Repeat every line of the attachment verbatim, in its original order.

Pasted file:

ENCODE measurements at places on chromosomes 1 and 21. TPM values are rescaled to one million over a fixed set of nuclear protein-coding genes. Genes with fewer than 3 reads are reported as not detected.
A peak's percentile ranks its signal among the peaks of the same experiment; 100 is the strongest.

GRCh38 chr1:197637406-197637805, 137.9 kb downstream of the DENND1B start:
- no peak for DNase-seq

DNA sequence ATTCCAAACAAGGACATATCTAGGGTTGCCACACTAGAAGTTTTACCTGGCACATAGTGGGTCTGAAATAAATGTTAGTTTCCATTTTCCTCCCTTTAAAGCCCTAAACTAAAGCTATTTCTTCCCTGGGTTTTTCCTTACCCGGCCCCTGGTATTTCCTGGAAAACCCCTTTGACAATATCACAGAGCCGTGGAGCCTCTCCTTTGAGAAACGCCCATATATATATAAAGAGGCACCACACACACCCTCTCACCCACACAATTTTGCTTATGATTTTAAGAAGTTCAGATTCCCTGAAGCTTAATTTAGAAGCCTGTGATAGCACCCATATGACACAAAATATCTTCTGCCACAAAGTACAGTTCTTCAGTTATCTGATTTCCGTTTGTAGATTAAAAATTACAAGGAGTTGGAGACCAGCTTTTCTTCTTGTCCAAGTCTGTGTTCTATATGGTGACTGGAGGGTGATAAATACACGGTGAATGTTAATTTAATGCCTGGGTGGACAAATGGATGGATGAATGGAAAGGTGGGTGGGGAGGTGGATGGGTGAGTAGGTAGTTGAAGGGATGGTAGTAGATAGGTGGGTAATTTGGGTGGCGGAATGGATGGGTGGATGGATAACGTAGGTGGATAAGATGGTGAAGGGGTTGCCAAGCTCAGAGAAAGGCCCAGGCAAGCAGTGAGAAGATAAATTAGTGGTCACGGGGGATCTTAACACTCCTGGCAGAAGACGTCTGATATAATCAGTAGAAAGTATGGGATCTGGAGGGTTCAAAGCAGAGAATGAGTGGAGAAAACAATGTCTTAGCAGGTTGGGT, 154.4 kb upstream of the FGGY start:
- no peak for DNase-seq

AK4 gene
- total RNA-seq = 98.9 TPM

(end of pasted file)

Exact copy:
ENCODE measurements at places on chromosomes 1 and 21. TPM values are rescaled to one million over a fixed set of nuclear protein-coding genes. Genes with fewer than 3 reads are reported as not detected.
A peak's percentile ranks its signal among the peaks of the same experiment; 100 is the strongest.

GRCh38 chr1:197637406-197637805, 137.9 kb downstream of the DENND1B start:
- no peak for DNase-seq

DNA sequence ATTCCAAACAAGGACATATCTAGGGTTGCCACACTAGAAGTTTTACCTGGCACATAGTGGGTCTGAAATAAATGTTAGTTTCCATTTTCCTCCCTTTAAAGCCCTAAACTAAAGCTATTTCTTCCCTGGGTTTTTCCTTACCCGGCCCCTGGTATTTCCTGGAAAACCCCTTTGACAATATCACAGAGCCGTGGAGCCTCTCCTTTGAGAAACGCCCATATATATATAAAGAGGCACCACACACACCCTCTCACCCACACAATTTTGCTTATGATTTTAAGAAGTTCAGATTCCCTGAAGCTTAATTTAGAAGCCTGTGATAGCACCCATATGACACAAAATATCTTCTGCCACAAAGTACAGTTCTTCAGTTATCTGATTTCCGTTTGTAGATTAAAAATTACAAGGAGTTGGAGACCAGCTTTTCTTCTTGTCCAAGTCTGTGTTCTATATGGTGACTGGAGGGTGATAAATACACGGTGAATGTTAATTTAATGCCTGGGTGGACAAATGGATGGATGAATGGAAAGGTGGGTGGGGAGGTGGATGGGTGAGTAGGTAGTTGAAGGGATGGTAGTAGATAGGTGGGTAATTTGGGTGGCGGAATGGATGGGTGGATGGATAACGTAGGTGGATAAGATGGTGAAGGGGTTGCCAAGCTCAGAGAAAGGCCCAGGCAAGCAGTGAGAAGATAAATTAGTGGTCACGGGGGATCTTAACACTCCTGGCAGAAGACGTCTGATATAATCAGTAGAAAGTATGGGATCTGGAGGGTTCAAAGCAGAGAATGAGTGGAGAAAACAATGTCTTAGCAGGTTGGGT, 154.4 kb upstream of the FGGY start:
- no peak for DNase-seq

AK4 gene
- total RNA-seq = 98.9 TPM